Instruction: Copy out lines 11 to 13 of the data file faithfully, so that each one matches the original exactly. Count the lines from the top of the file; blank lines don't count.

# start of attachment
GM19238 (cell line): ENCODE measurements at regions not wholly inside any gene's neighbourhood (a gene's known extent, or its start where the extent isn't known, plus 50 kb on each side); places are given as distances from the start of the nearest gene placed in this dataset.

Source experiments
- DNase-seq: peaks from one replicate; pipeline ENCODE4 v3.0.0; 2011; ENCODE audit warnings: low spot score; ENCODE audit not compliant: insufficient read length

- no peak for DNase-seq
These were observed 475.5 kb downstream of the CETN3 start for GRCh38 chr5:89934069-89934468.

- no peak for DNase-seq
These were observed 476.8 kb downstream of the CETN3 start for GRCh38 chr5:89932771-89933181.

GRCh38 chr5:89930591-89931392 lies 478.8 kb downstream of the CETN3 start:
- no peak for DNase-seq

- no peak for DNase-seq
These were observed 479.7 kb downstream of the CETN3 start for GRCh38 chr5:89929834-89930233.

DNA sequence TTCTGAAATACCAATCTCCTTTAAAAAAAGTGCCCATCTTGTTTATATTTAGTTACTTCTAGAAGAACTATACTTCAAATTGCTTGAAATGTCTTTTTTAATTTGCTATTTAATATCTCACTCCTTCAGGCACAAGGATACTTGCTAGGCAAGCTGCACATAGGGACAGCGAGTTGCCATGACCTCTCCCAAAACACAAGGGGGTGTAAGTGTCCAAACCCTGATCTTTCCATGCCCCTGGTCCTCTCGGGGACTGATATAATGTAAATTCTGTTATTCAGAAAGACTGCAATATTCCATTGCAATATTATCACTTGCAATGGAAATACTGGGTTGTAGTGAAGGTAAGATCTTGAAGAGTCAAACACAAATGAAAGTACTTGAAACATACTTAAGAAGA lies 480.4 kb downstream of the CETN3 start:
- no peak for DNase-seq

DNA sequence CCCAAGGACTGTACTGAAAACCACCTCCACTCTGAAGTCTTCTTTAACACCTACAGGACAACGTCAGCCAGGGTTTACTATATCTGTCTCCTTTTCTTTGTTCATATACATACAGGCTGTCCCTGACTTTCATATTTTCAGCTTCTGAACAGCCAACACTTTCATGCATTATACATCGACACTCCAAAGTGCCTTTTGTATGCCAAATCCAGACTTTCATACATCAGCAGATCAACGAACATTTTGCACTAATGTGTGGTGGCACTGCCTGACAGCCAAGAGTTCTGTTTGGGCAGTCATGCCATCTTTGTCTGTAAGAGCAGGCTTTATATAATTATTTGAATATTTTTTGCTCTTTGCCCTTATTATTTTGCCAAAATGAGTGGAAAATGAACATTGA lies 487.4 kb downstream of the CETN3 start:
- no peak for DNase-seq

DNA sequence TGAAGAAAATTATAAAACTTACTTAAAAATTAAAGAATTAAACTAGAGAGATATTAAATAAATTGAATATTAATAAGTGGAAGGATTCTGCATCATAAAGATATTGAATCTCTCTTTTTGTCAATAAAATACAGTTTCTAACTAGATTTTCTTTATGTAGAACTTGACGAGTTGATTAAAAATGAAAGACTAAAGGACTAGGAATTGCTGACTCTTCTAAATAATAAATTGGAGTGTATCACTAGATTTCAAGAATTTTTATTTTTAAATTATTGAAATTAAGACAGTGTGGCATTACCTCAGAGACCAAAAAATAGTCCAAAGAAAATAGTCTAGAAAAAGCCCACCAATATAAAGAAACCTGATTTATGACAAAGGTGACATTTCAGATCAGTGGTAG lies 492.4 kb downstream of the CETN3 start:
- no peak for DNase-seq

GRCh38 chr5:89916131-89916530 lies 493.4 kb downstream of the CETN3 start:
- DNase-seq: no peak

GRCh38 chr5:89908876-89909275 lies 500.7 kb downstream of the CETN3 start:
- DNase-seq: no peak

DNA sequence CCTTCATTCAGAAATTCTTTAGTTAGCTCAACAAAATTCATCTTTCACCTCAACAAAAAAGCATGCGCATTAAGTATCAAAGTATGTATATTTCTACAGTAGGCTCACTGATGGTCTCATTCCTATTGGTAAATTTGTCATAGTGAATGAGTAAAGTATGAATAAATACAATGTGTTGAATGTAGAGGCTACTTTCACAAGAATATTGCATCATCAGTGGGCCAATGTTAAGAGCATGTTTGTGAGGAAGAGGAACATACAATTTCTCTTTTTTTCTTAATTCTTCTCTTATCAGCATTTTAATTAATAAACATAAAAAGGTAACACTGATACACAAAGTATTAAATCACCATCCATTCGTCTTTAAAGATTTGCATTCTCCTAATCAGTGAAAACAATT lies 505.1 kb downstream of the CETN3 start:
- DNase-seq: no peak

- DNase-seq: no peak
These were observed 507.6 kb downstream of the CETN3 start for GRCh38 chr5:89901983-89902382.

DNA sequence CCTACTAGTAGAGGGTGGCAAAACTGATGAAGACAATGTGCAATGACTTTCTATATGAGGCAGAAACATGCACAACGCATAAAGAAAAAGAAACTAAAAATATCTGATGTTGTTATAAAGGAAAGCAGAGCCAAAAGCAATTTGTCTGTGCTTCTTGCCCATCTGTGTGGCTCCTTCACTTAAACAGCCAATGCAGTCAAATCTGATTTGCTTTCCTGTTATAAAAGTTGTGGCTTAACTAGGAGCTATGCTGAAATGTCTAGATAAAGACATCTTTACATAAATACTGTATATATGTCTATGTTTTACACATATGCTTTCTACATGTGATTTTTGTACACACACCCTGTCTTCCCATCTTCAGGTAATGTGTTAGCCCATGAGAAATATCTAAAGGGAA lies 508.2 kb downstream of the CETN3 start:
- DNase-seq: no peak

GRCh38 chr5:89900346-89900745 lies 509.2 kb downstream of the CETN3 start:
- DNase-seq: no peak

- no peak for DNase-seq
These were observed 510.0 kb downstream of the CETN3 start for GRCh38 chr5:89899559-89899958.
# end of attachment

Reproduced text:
These were observed 479.7 kb downstream of the CETN3 start for GRCh38 chr5:89929834-89930233.

DNA sequence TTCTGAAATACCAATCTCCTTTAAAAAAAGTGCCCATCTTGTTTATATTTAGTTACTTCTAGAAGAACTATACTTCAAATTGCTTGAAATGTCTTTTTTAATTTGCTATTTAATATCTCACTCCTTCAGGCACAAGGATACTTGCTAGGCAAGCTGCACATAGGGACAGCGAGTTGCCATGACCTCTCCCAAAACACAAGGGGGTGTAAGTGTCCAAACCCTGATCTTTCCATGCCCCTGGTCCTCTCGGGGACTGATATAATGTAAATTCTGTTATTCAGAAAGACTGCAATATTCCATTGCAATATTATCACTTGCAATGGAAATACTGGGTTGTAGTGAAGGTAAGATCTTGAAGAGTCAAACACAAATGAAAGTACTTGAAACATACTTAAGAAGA lies 480.4 kb downstream of the CETN3 start:
- no peak for DNase-seq